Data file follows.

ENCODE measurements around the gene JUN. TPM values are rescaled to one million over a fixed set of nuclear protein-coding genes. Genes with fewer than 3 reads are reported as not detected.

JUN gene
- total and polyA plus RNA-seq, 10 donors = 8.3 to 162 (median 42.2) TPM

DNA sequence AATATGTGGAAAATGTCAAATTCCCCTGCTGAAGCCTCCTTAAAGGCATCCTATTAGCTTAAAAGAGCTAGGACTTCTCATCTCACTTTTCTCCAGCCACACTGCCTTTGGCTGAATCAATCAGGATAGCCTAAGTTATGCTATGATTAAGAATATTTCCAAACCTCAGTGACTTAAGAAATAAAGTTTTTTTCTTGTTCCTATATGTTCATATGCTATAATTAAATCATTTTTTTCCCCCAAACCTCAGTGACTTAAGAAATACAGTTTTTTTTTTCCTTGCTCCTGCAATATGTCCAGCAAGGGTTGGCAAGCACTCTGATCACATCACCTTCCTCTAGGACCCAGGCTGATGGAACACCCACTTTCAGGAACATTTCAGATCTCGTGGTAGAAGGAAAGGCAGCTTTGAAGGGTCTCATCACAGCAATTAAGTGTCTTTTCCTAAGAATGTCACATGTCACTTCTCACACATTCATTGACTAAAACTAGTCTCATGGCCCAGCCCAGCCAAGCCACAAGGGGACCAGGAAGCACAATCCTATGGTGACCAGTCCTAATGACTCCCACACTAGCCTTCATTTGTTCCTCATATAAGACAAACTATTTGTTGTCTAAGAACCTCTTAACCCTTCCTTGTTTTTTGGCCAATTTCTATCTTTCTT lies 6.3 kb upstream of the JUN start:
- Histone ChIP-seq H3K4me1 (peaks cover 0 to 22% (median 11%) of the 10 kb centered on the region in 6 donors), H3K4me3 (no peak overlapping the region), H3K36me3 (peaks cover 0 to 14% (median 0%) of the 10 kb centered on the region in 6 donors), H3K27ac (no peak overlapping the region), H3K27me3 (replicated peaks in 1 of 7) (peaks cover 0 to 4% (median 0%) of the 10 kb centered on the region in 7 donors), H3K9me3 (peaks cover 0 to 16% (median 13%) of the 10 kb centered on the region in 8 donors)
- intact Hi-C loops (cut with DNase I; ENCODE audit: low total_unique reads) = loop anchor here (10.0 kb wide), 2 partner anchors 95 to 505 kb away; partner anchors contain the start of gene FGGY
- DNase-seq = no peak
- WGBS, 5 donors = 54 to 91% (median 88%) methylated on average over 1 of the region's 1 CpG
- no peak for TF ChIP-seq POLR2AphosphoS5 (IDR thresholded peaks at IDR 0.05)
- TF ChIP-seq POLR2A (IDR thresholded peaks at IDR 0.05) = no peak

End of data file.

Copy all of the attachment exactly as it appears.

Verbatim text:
ENCODE measurements around the gene JUN. TPM values are rescaled to one million over a fixed set of nuclear protein-coding genes. Genes with fewer than 3 reads are reported as not detected.

JUN gene
- total and polyA plus RNA-seq, 10 donors = 8.3 to 162 (median 42.2) TPM

DNA sequence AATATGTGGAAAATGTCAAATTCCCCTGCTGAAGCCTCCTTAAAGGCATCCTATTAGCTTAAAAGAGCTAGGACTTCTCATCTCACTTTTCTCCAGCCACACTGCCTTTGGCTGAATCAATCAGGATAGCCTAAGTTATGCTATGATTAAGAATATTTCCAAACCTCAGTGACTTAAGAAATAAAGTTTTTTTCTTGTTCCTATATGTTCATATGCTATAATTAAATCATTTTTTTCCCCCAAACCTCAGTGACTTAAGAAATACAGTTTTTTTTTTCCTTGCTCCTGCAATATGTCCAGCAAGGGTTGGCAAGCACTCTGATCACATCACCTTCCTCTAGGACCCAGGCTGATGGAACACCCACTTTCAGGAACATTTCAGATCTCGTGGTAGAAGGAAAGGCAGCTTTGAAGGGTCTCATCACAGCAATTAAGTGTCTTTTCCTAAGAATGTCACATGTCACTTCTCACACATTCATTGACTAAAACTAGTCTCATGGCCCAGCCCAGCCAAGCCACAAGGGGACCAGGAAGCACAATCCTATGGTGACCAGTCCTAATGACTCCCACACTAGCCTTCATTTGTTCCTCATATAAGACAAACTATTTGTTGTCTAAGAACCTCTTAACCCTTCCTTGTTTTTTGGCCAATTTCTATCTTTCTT lies 6.3 kb upstream of the JUN start:
- Histone ChIP-seq H3K4me1 (peaks cover 0 to 22% (median 11%) of the 10 kb centered on the region in 6 donors), H3K4me3 (no peak overlapping the region), H3K36me3 (peaks cover 0 to 14% (median 0%) of the 10 kb centered on the region in 6 donors), H3K27ac (no peak overlapping the region), H3K27me3 (replicated peaks in 1 of 7) (peaks cover 0 to 4% (median 0%) of the 10 kb centered on the region in 7 donors), H3K9me3 (peaks cover 0 to 16% (median 13%) of the 10 kb centered on the region in 8 donors)
- intact Hi-C loops (cut with DNase I; ENCODE audit: low total_unique reads) = loop anchor here (10.0 kb wide), 2 partner anchors 95 to 505 kb away; partner anchors contain the start of gene FGGY
- DNase-seq = no peak
- WGBS, 5 donors = 54 to 91% (median 88%) methylated on average over 1 of the region's 1 CpG
- no peak for TF ChIP-seq POLR2AphosphoS5 (IDR thresholded peaks at IDR 0.05)
- TF ChIP-seq POLR2A (IDR thresholded peaks at IDR 0.05) = no peak